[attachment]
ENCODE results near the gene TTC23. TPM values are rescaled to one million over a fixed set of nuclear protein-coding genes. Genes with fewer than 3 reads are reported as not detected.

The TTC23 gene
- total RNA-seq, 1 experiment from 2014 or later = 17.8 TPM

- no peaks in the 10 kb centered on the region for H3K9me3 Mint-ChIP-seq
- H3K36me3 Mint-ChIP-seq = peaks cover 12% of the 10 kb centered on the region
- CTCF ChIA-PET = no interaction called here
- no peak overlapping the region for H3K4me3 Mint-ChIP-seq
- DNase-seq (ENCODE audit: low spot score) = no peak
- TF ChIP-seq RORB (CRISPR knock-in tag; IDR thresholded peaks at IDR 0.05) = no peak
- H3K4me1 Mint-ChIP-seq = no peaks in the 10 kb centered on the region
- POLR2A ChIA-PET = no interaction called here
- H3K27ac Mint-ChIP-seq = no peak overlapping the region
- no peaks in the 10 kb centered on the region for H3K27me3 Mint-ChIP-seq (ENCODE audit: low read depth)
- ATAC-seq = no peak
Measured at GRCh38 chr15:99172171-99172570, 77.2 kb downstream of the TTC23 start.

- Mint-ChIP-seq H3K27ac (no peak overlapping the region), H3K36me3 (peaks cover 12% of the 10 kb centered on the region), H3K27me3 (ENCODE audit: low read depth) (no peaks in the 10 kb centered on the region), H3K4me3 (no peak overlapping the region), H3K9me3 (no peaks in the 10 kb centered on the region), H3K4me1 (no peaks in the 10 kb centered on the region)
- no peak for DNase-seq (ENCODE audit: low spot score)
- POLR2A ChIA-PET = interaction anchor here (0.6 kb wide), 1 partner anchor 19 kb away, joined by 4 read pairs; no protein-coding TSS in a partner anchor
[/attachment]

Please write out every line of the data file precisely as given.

ENCODE results near the gene TTC23. TPM values are rescaled to one million over a fixed set of nuclear protein-coding genes. Genes with fewer than 3 reads are reported as not detected.

The TTC23 gene
- total RNA-seq, 1 experiment from 2014 or later = 17.8 TPM

- no peaks in the 10 kb centered on the region for H3K9me3 Mint-ChIP-seq
- H3K36me3 Mint-ChIP-seq = peaks cover 12% of the 10 kb centered on the region
- CTCF ChIA-PET = no interaction called here
- no peak overlapping the region for H3K4me3 Mint-ChIP-seq
- DNase-seq (ENCODE audit: low spot score) = no peak
- TF ChIP-seq RORB (CRISPR knock-in tag; IDR thresholded peaks at IDR 0.05) = no peak
- H3K4me1 Mint-ChIP-seq = no peaks in the 10 kb centered on the region
- POLR2A ChIA-PET = no interaction called here
- H3K27ac Mint-ChIP-seq = no peak overlapping the region
- no peaks in the 10 kb centered on the region for H3K27me3 Mint-ChIP-seq (ENCODE audit: low read depth)
- ATAC-seq = no peak
Measured at GRCh38 chr15:99172171-99172570, 77.2 kb downstream of the TTC23 start.

- Mint-ChIP-seq H3K27ac (no peak overlapping the region), H3K36me3 (peaks cover 12% of the 10 kb centered on the region), H3K27me3 (ENCODE audit: low read depth) (no peaks in the 10 kb centered on the region), H3K4me3 (no peak overlapping the region), H3K9me3 (no peaks in the 10 kb centered on the region), H3K4me1 (no peaks in the 10 kb centered on the region)
- no peak for DNase-seq (ENCODE audit: low spot score)
- POLR2A ChIA-PET = interaction anchor here (0.6 kb wide), 1 partner anchor 19 kb away, joined by 4 read pairs; no protein-coding TSS in a partner anchor